Friday, April 20, 2012

Power tools of influence

With deep hypnosis and a bit of strategy, absolutely crazy things are easy - but we can't always get deep hypnosis. Sometimes people have their egos in the way, or are afraid of losing control, or whatever it is. And if you can't rewrite peoples memories, emotions, and sensory inputs at will, it becomes non trivial to create situations where they want what you want. But there are still things you can do. If they're not responding to you then find out what they do respond to and manipulate that.

On the extreme end, delerium tremens is one of the most effective cures for alcoholism there is. It's just dangerous and horribly unpleasant. I like to think of Joe Fobes' "What Do You Want" deal as pressing someone from the 'top down' until you force the higher parts to engage with the lower parts because its too painful to have them rubbing on each-other. And of course, you make sure that it's set up to favor your preferred outcome. DT is like WDYW with a hydraulic press - your life is falling apart and you need to get this shit together NOW. As a fascinating side note, they actually tried to replicate this with LSD. The early studies got similar effectiness, but for a much different reason (which is a topic for another post). Then a group tried to restrain their subjects in hospital beds - you know, in case something goes wrong! How's that for a good set and setting? They did get the horrible experiences, but it didn't cure alcoholism. No doubt because they were thinking "Fuck you crazy ass psychologists!" instead of "Alcohol is doing this to me, I need to get my life figured out".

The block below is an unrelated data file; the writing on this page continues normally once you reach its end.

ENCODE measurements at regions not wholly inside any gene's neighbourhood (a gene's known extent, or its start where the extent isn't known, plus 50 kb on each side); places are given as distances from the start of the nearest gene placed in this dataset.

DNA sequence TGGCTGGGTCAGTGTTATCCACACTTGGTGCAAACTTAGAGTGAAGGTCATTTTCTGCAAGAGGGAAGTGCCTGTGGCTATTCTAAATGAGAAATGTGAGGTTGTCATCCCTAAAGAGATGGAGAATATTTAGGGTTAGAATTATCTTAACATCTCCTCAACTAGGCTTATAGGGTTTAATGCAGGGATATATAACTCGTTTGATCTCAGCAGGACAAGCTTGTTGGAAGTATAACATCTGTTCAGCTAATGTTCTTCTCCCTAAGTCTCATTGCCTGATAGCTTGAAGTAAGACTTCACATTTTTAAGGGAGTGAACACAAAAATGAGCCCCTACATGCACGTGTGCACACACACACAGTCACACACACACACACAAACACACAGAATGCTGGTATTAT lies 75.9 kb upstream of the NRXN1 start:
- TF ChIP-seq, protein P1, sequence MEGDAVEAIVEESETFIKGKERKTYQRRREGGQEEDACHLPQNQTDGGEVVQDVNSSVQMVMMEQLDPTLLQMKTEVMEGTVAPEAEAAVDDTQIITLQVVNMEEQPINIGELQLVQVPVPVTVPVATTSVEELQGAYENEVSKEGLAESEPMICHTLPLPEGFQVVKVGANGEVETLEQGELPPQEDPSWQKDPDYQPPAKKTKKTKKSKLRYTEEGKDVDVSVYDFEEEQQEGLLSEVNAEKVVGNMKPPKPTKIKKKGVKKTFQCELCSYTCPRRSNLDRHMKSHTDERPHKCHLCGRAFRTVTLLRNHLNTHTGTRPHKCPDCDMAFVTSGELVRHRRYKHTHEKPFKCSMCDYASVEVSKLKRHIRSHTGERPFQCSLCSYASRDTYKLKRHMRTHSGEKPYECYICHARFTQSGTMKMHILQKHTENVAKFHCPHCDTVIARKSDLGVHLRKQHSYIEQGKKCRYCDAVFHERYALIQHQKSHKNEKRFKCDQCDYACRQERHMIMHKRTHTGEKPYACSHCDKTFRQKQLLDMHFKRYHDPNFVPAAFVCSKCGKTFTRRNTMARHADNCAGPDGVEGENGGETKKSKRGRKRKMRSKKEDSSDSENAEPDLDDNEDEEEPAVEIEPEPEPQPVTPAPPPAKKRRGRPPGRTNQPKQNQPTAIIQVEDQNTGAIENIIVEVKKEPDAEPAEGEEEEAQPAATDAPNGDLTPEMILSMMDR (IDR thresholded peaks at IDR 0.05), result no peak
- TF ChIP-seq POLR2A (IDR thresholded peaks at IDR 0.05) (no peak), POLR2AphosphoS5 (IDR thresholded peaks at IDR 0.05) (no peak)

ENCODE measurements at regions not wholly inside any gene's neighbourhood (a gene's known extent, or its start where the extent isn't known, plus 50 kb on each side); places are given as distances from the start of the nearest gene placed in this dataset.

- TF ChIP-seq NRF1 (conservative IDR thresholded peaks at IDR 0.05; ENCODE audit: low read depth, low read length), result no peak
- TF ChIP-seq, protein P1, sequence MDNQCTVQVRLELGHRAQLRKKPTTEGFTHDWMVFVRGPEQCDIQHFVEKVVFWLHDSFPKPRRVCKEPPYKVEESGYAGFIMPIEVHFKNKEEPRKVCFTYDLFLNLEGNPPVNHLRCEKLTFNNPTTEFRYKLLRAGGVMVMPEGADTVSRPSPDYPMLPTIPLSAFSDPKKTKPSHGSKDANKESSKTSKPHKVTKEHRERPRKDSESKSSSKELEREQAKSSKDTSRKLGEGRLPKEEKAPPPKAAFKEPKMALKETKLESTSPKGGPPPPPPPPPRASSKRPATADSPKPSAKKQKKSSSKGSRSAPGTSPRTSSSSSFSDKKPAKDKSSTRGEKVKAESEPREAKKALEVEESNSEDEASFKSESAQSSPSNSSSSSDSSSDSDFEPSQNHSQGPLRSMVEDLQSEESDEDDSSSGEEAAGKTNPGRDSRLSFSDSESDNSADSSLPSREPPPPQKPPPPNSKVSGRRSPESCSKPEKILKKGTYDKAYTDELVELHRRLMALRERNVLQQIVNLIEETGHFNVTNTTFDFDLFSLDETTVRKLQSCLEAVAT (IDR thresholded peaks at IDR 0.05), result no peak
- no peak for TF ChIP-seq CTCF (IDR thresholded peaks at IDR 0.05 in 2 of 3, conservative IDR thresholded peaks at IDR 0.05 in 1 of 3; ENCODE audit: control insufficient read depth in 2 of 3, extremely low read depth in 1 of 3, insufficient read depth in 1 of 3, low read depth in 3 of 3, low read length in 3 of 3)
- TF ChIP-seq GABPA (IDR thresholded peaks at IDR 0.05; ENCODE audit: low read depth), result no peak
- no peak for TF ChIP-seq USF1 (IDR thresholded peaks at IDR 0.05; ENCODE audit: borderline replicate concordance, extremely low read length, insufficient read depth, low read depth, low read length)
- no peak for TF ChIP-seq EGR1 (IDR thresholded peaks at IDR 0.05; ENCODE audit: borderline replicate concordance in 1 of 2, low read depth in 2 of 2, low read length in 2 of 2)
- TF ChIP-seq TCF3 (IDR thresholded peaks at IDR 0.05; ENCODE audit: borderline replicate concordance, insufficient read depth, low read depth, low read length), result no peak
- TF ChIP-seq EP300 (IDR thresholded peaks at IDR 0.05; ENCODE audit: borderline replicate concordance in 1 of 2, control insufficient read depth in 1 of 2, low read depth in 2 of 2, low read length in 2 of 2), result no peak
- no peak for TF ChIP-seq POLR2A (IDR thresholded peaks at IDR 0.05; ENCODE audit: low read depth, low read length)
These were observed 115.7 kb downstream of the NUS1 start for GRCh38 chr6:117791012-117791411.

But anyway, if you could orchestrate a DTesque complete crash (and have them blame their problem, not you!) then you'd expect similar results, even if they don't respond to you with hypnosis. Perhaps you do this by having the balls to toss out the steering wheel in a game of high stakes chicken -  or by getting your client to commit to choosing between fixing their problem and something even tougher (while in a state focused on their strength and distracted from how terrible it's gonna feel!).  Or by being be the wizard behind the curtains and set them up.

Jorgen Rasmussen uses these approaches when he finds ways to frame the problem as incompatible with the clients identity.

Joe Fobes uses this approach when he goes into clever arguing mode playing devils advocate. He'll argue that the client should keep the problem, and if they agree, he says "Great! Just pay me and leave!" The game is over when they buckle down and embrace the reasons why he's wrong.

As I've mentioned before, people are often capable of solving their own problems once they get to actually doing it. If they don't cooperate when you play nice, then shove them in the corner and don't let them out.


  1. I once agreed to be hypnotised, years ago but for what ever reason I didn't go under. It was for entertainment purposes and part way through I turned to the hypnotist and said "Sorry it's not working!" I was about to return to my seat but he said first he had to bring me out of the trance (I wasn't in one!) which left me somewhat cynical of hypnosis!

    1. There are plenty of reasons why not everyone responds to hypnosis every time, but its also common to be hypnotized without knowing it - if you're expecting it to feel more different than it actually does

      My best return subject was adamant that she was not hypnotized even as I was feeding her invisible suggestions. She was quite shocked to read over the logs later ;)